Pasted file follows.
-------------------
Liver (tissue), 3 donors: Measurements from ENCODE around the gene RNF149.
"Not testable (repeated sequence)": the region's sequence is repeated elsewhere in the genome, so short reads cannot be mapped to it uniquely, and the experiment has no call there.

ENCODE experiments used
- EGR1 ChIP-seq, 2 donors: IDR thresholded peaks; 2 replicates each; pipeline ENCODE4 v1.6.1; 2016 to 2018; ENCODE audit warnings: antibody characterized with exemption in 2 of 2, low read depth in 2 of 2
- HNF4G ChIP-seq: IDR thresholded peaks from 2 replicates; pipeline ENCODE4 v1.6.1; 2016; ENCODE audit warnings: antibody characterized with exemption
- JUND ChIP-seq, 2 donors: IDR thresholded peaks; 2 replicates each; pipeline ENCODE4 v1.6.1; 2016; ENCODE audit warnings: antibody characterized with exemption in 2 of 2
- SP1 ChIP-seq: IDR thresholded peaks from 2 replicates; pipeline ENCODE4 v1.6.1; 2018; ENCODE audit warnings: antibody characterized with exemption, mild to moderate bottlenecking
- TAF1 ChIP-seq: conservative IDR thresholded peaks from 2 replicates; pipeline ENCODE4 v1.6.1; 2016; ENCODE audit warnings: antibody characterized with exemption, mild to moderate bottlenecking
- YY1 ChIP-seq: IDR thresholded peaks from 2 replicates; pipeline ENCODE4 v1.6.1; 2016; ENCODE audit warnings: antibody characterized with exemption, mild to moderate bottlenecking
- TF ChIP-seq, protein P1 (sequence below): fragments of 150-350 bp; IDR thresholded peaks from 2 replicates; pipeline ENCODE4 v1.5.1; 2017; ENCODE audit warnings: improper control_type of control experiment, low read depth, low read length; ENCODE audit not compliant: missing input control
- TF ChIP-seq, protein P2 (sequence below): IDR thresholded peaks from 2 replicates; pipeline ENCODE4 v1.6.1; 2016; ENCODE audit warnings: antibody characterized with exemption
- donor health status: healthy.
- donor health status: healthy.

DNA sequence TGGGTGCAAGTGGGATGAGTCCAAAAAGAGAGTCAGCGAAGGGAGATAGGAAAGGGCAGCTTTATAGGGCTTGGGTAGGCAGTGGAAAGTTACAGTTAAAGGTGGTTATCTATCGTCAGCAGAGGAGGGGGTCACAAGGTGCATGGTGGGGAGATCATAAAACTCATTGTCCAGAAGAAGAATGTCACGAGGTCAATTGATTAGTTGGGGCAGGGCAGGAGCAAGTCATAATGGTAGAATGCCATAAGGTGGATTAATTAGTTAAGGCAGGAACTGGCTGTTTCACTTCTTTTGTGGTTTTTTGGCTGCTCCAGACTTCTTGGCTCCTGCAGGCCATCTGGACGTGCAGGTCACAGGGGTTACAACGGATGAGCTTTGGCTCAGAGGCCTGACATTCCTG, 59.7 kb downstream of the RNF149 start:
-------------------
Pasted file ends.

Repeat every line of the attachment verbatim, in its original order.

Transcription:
Liver (tissue), 3 donors: Measurements from ENCODE around the gene RNF149.
"Not testable (repeated sequence)": the region's sequence is repeated elsewhere in the genome, so short reads cannot be mapped to it uniquely, and the experiment has no call there.

ENCODE experiments used
- EGR1 ChIP-seq, 2 donors: IDR thresholded peaks; 2 replicates each; pipeline ENCODE4 v1.6.1; 2016 to 2018; ENCODE audit warnings: antibody characterized with exemption in 2 of 2, low read depth in 2 of 2
- HNF4G ChIP-seq: IDR thresholded peaks from 2 replicates; pipeline ENCODE4 v1.6.1; 2016; ENCODE audit warnings: antibody characterized with exemption
- JUND ChIP-seq, 2 donors: IDR thresholded peaks; 2 replicates each; pipeline ENCODE4 v1.6.1; 2016; ENCODE audit warnings: antibody characterized with exemption in 2 of 2
- SP1 ChIP-seq: IDR thresholded peaks from 2 replicates; pipeline ENCODE4 v1.6.1; 2018; ENCODE audit warnings: antibody characterized with exemption, mild to moderate bottlenecking
- TAF1 ChIP-seq: conservative IDR thresholded peaks from 2 replicates; pipeline ENCODE4 v1.6.1; 2016; ENCODE audit warnings: antibody characterized with exemption, mild to moderate bottlenecking
- YY1 ChIP-seq: IDR thresholded peaks from 2 replicates; pipeline ENCODE4 v1.6.1; 2016; ENCODE audit warnings: antibody characterized with exemption, mild to moderate bottlenecking
- TF ChIP-seq, protein P1 (sequence below): fragments of 150-350 bp; IDR thresholded peaks from 2 replicates; pipeline ENCODE4 v1.5.1; 2017; ENCODE audit warnings: improper control_type of control experiment, low read depth, low read length; ENCODE audit not compliant: missing input control
- TF ChIP-seq, protein P2 (sequence below): IDR thresholded peaks from 2 replicates; pipeline ENCODE4 v1.6.1; 2016; ENCODE audit warnings: antibody characterized with exemption
- donor health status: healthy.
- donor health status: healthy.

DNA sequence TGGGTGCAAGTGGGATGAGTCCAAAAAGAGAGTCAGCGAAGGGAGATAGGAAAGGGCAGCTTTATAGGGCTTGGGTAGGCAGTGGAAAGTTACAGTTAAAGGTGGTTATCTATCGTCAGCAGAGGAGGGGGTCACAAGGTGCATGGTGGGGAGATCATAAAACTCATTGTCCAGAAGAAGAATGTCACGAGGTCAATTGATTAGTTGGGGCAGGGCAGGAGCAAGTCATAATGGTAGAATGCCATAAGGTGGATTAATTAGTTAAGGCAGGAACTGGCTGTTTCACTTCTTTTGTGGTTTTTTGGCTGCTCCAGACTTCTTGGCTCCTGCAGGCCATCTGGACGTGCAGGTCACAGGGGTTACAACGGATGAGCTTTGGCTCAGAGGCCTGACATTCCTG, 59.7 kb downstream of the RNF149 start: